Faux-news: Librarians allocate new funds

An Anonymous Patron writes "Murray State University President F. King Alexander's announcement that he will donate his raise to the university libraries left university librarians beside themselves. You can read the complete faux news story online at

"We were so excited, we all squealed like a bunch of little girls," Janet Marion, librarian, said.

In this tight budget year, the library is considering some extra purchases like toilet paper and umbrellas to protect students from a leaky roof. And the most spectacular purchase may be a combination copy machine and mechanical bull, which gives a free ride after every 10th copy."


A List of Unread Books

Great Western Dragon writes "Ran across this last night. Unlike most people who post a listing of books they've read, this one is a book list of unread books. Not only that, the writer goes out of his way to explain why the tomes remain unopened. There are always books that we never get around to reading, so this is worth a chuckle."


Google Publishes Print Edition

The world's biggest search engine is now the world's biggest set of reference books.

Joining the roster of megaworks like the 2 by 1.5 meter Bhutan: A Visual Odyssey Across the Last Himalayan Kingdom and Gary Larson's 60-pound The Complete Far Side, Google's 36,795 volumes will be ten times larger than the unabridged Oxford English Dictionary.
Full "Story".


The NewScientist New Scientific Words

And The Winners Are...
NewSceintist readers were invited to invent a new scientific word that we need and define it in an appropriately pompous way.
Winners include, Coyotus Interruptus, Demiverse, and Encyclopediatrician: " A person dealing
with the knowledge of all branches of children's stuff.


Stupid URL tricks

I'll bet the Library of Congress never intended to put THIS on their web page.

How is it done? The funny-looking codes at the end of the URL spell out the subversive message. You can use an obfuscator to create these codes.

Lesson for library webmasters: scripts that accept input from URLs or forms (even hidden forms) must not blindly use that input. Check your input before using it!


Researchers Call for "Medically Sound" Nursery Rhymes

A team of researchers at Dalhousie University in Halifax, Nova Scotia, have written a tongue-in-cheek research paper decrying the serious injuries sustained in nursery rhymes. "Particularly egregious were the injuries presumably sustained by Ten Little Monkeys, who begin the rhyme jumping on a bed." (If you don't know what happens after that, it's grim stuff indeed). The mock paper calls for legislation and "medically sound" nursery rhymes for today's children. More here from Reuters. What strikes me is that this story shows up on Reuters News page and BBC as straight-up news. And here's another archived fairy tale story, Russian Tots Amused by Sots.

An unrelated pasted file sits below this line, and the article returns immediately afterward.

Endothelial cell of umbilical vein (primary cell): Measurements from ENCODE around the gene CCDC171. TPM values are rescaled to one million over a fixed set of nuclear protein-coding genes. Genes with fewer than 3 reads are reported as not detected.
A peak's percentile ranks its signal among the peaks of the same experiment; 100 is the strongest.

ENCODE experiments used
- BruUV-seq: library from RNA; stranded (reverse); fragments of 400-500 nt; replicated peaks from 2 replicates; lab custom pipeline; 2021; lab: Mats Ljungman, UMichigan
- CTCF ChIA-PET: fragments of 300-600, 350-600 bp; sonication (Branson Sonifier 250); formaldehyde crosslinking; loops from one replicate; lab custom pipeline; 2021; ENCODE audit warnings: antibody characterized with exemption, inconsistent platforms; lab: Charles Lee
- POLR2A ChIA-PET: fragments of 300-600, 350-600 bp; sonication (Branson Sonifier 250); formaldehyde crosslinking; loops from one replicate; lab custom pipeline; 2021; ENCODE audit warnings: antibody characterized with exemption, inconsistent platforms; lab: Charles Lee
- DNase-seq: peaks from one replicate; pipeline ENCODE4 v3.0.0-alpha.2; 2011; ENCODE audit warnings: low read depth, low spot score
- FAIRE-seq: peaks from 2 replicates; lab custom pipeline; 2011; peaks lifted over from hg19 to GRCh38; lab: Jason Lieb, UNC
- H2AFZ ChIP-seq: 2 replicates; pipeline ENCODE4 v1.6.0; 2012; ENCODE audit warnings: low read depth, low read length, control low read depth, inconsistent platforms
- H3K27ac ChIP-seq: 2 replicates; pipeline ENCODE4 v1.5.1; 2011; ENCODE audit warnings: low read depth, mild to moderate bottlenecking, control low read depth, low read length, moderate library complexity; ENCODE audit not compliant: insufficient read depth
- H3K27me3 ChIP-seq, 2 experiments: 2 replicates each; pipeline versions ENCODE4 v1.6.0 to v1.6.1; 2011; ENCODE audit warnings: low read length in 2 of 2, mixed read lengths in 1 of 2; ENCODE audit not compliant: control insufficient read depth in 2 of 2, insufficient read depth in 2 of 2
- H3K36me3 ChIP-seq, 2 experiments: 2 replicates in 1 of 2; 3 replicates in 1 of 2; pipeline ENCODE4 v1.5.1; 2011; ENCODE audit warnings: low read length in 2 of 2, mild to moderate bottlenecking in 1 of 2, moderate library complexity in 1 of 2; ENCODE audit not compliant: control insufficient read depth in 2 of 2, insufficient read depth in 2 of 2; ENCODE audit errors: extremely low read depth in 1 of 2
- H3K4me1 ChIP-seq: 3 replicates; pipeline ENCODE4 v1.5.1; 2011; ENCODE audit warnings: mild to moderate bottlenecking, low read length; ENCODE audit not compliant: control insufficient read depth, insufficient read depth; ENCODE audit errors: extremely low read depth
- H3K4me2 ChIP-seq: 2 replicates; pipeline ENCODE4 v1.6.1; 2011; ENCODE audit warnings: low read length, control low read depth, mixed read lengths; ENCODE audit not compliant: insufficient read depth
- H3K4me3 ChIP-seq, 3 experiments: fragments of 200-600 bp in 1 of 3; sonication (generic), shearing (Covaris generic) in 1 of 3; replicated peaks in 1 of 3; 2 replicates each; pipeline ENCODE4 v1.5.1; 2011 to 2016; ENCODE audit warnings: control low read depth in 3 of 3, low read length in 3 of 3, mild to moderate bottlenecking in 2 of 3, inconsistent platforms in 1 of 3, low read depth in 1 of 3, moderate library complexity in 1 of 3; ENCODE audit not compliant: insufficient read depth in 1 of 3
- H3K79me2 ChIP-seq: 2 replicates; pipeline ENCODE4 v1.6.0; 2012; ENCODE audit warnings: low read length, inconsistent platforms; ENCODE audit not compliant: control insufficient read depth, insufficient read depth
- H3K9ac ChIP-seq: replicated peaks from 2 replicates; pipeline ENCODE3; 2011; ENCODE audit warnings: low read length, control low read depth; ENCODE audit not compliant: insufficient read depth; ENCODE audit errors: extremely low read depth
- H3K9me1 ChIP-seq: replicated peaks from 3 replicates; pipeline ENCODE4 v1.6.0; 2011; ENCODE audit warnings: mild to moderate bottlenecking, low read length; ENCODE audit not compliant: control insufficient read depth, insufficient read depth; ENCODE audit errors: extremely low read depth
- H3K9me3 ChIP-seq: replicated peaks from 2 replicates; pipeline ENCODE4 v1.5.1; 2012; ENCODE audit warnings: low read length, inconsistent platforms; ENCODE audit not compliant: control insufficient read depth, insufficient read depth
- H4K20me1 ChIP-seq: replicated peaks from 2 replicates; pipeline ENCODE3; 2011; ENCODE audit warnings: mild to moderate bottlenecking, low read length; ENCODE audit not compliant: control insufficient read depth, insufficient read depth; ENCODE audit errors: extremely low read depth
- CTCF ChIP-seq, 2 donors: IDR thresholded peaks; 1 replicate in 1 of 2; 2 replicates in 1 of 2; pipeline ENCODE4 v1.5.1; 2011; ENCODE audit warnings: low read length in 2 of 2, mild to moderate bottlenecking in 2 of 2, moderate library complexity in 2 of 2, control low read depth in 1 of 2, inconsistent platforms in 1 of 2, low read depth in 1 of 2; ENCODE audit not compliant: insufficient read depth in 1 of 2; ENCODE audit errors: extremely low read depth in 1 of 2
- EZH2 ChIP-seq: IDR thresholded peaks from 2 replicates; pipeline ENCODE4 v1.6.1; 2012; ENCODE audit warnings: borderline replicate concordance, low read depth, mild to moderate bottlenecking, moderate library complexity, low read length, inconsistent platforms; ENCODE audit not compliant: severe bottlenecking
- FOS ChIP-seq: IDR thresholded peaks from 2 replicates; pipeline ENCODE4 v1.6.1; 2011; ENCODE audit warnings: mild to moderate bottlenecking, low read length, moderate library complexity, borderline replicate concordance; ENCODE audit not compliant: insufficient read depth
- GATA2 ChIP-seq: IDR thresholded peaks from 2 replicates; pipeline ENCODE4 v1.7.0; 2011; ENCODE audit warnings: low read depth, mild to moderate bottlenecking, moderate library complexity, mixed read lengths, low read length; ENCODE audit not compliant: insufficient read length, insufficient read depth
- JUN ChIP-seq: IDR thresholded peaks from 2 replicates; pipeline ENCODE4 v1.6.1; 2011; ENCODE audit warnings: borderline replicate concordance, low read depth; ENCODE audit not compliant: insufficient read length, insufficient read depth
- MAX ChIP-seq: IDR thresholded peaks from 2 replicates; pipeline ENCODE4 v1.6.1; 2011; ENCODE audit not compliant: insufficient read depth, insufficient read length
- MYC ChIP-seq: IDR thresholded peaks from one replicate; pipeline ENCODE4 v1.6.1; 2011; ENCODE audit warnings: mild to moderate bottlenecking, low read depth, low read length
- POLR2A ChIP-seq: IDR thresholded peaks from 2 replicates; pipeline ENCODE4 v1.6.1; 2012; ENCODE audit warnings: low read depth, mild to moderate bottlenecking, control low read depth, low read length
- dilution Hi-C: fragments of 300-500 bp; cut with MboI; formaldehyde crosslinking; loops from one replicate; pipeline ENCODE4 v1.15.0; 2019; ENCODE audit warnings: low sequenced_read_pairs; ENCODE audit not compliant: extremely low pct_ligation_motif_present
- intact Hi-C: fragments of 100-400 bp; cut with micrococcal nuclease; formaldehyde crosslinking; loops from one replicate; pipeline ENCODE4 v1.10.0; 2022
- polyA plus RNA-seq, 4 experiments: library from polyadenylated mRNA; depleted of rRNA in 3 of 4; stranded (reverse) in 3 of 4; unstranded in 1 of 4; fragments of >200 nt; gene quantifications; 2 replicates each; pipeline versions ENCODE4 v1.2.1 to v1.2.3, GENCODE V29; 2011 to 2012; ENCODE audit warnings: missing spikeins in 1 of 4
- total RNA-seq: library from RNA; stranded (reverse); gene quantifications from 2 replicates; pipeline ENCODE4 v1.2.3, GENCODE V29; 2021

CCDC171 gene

Haiku Cereal Boxes Left to College Library

There have been things I've seen on the internet that I desperately wanted to be true, like the picture of Bush holding the children's book upside down. This is another story that slipped past my critical radar for a brief second, until I noticed the following disclaimer:
"The Watley Review is dedicated to the production of articles completely without journalistic merit or factual basis."
With that, I present the following Onion-esque story.
Expresses bald disbelief
Wants it to be true


How to Get the 18-34 y.o. Set to Read

Anonymous Patron shares "This goofy, but astute piece from the Dallas Observer about how to target-market print materials to young adults. (Not like teens, but real adults who are young. Is that group still called Gen X, or are they post-Gen X?)"


Dead Presidential Wives Head up Fake Historical Society

This weird little blurb showed up in Library Journal's People section:

"Varina Howell Davis and Mary Todd Lincoln were named joint Directors, John Brown Historical Center and Library, Harpers Ferry, WV."

Kudos to Nann Blaine Hilyard for being such a diligent reader.


A Foil for Sappy Motivational Posters

This catalog, Despair, Inc. has been making the rounds in our office. Looks like it's been around for awhile, but it's the first time I've seen it.



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